Pleased to see your blog off to such a good start — lots of comments for a new website!

        Liked by 1 person

      2. Quick answer: this mortgage is >10 years old and was secured on an investment portfolio.

        Longer answer via a blog post: thanks for the suggestion. I will add it to my queue.

        Thanks for your kind words – I have nothing to triangulate my blog performance on so I take your kind words very positively.


  2. Not sure if this was what you were implying, but there’s no tax advantage to holding Acc funds – income that’s accumulated is still taxed in the exact same way as if it were distributed.

    Liked by 1 person

  3. Inc v Acc – Monevator has explained the difference clearly here:

    As for tax, as John says, there is no difference. Income is still income if it is reinvested.

    I’d be interested to know how you select your ‘tax break’ investments and how they have performed.

    Also, have you considered setting up an account with Vanguard directly? I haven’t done it but am tempted as it would avoid the risk of loss through the broker/platform.

    Liked by 1 person

    1. @Stan – many thanks for that link. Very useful to know there is no tax difference.

      My ‘tax break’ investments are broadly similar to my ‘tax exposed’ investments, but with a tilt towards higher yield / UK securities (as I don’t think I can reclaim withholding taxes from USA investments), and the higher yield investments feel like they make use of tax free accounts better.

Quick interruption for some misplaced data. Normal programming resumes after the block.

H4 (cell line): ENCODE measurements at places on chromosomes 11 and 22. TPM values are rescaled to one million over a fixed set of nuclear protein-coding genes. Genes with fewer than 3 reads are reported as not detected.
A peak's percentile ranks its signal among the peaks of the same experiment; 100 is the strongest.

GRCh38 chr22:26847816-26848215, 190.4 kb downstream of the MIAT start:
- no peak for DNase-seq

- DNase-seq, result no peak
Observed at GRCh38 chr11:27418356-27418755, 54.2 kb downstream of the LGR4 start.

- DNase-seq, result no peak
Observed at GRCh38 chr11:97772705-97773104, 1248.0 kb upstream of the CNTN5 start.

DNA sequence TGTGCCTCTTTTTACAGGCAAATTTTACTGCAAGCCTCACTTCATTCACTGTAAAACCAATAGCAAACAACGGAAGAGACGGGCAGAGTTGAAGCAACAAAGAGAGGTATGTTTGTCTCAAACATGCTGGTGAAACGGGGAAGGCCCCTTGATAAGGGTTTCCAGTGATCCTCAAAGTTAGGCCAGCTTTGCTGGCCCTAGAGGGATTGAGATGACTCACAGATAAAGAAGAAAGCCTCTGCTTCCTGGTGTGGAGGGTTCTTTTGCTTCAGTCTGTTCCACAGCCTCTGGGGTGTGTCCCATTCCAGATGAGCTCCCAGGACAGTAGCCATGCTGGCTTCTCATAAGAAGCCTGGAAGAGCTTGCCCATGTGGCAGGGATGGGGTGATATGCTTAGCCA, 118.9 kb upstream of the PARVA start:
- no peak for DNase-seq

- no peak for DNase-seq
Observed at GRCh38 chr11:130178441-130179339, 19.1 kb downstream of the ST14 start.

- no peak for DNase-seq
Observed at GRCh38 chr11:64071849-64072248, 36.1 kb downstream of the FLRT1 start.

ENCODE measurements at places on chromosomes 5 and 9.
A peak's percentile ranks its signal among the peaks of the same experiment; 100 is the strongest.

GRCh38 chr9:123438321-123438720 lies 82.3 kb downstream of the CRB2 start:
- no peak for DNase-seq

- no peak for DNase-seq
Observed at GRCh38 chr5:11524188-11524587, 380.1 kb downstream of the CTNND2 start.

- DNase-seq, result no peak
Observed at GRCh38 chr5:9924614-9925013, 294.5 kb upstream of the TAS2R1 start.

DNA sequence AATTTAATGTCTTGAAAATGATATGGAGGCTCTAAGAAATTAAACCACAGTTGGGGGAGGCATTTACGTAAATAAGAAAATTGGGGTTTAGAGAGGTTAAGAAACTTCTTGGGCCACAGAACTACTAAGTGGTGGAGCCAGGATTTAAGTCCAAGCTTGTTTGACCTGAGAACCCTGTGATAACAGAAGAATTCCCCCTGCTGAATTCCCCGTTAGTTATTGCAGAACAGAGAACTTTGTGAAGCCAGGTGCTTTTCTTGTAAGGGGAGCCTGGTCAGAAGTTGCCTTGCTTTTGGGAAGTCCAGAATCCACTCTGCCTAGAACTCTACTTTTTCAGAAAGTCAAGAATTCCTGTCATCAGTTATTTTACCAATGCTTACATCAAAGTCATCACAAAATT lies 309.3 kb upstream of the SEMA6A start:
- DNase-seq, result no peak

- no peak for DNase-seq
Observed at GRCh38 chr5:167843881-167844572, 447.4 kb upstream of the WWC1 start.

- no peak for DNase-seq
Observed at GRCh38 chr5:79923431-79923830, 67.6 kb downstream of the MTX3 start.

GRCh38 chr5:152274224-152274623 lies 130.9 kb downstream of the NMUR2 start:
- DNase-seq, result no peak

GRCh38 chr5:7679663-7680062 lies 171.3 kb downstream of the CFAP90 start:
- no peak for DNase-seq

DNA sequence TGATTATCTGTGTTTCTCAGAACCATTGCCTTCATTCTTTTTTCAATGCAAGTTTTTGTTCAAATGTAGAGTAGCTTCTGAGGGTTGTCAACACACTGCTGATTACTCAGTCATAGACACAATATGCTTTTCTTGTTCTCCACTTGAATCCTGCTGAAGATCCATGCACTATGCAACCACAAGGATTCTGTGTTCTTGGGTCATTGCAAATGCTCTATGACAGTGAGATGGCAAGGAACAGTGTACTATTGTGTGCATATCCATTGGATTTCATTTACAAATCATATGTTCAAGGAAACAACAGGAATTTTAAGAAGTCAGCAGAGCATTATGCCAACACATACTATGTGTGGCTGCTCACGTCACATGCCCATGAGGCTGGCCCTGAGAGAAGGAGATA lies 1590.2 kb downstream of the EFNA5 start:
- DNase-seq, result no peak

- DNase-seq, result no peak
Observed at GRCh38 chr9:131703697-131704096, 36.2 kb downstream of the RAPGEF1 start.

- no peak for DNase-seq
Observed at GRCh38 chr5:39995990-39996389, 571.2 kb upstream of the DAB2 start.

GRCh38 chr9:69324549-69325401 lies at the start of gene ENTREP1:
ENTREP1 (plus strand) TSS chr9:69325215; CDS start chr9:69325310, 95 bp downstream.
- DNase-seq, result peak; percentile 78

My ‘tax break’ investments have performed roughly in line with my other investments. I am looking into writing a portfolio returns analysis post so look out for that.


  4. ==> “3) investing tax breaks. I typically invest money each year in private companies (via the (Seed, occasionally) Enterprise Investment Scheme) and/or VCTs. These benefit from some very significant tax breaks on both income and capital gains.”

    Mind if I ask how you choose these? Perhaps you work in corporate finance of some kind? Seems like a pretty risky investment, but really interesting 🙂

    Mr Z


    1. @MrZ: I would say don’t try this at home! I have quite a lot of experience of this mostly through professional connections: for instance, I have backed two businesses set up by guys I used to work with, which have both done really well. These have led to other such word-of-mouth opportunities. My network in London is a good one and is another reason why I am not interested in a FIRE strategy that involves leaving this amazing city.

      In point of fact I would not recommend any VCTs. I saw a league table a few years ago that suggested almost all of them had negative since inception returns. I know that one or two have posted good numbers since but as you know past performance is not a reliable indication of future returns… but they do get some awesome tax breaks hence I mention them.